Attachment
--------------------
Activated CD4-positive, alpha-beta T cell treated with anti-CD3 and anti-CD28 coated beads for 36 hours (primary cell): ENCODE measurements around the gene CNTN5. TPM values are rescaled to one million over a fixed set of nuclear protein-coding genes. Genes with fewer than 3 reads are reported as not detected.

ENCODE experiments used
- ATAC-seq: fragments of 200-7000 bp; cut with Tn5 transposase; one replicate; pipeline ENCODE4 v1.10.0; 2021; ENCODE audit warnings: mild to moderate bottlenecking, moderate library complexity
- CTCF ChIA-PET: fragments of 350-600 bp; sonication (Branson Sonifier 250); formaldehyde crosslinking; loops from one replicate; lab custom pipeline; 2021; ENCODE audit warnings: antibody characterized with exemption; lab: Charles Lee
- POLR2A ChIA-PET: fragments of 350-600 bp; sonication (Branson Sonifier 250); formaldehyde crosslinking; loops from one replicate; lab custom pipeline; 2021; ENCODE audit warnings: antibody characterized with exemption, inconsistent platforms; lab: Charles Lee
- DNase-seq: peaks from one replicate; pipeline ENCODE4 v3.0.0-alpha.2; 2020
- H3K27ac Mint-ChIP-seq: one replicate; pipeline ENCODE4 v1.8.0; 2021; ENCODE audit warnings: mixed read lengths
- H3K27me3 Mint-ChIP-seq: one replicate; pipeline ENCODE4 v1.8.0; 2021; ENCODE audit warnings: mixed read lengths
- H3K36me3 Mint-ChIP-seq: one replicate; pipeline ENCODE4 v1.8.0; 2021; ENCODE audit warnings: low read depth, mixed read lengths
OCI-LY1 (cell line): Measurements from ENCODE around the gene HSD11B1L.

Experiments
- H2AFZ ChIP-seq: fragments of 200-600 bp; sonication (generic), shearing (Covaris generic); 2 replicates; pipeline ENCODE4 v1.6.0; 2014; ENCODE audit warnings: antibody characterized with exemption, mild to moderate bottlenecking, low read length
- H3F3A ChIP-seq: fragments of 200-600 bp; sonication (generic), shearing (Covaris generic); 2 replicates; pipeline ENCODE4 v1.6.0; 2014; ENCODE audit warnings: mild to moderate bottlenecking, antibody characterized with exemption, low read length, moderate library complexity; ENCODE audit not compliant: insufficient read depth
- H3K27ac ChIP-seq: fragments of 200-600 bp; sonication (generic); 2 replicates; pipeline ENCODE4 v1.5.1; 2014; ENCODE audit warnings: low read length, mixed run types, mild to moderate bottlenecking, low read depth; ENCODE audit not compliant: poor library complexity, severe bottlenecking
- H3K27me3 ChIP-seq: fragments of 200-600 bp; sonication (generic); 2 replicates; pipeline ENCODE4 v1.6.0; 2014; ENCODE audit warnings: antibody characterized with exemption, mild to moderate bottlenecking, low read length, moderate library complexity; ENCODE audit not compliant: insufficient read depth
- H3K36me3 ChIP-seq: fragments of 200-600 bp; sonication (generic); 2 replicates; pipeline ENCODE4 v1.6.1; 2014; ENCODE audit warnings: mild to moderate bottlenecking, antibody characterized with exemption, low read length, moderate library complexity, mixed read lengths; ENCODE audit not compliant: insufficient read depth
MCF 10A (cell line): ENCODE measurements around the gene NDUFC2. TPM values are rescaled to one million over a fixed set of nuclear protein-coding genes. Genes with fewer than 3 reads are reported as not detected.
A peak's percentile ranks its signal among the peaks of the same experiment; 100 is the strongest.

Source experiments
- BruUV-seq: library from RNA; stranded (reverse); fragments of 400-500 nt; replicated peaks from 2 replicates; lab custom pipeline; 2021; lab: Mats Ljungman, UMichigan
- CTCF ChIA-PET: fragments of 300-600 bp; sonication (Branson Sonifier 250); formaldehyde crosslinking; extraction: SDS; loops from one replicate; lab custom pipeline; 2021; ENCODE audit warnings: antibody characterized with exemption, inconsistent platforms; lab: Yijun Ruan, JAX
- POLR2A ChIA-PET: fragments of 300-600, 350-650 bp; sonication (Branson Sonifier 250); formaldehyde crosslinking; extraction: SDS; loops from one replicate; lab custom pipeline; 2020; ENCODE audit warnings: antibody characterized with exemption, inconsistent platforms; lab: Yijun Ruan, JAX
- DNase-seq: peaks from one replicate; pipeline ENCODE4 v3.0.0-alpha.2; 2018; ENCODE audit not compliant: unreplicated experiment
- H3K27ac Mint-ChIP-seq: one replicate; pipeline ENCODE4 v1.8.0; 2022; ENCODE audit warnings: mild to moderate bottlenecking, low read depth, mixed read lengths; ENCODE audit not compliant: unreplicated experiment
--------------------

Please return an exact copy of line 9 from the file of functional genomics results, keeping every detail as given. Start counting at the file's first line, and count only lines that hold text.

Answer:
- H3K36me3 Mint-ChIP-seq: one replicate; pipeline ENCODE4 v1.8.0; 2021; ENCODE audit warnings: low read depth, mixed read lengths